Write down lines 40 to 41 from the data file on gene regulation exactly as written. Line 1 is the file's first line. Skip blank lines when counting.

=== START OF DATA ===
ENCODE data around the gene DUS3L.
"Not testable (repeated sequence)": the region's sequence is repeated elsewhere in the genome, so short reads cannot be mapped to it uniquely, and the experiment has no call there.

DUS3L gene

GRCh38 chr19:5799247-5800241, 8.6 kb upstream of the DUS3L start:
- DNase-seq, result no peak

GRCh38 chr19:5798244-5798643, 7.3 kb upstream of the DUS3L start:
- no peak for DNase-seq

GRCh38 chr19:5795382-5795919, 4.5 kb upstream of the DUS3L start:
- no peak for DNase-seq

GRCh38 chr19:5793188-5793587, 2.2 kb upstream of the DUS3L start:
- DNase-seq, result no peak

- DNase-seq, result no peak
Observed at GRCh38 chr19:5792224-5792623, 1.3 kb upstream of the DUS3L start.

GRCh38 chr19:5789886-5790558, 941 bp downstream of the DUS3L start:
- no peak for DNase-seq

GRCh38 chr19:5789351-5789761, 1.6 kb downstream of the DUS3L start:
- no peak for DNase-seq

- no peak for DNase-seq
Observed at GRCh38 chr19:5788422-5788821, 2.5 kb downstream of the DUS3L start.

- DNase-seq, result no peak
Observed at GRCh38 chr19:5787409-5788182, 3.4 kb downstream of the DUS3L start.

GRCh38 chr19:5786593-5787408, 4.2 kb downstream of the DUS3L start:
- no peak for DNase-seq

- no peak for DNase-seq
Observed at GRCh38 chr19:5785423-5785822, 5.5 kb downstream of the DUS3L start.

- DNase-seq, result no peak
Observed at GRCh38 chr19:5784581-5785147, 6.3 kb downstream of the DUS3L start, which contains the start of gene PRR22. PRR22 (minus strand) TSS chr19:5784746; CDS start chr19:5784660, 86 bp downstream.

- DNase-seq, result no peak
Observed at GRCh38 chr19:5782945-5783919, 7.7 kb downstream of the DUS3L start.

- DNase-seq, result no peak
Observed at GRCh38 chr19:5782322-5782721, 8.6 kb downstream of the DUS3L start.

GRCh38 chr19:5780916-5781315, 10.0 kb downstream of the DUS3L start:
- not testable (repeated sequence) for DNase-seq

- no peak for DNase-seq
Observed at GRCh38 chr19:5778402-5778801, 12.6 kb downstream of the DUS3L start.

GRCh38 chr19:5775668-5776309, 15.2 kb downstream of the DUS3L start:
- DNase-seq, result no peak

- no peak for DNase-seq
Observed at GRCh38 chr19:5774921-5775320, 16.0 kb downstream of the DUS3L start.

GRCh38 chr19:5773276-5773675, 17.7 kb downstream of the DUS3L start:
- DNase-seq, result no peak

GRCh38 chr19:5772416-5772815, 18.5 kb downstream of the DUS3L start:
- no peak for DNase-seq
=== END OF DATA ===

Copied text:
GRCh38 chr19:5773276-5773675, 17.7 kb downstream of the DUS3L start:
- DNase-seq, result no peak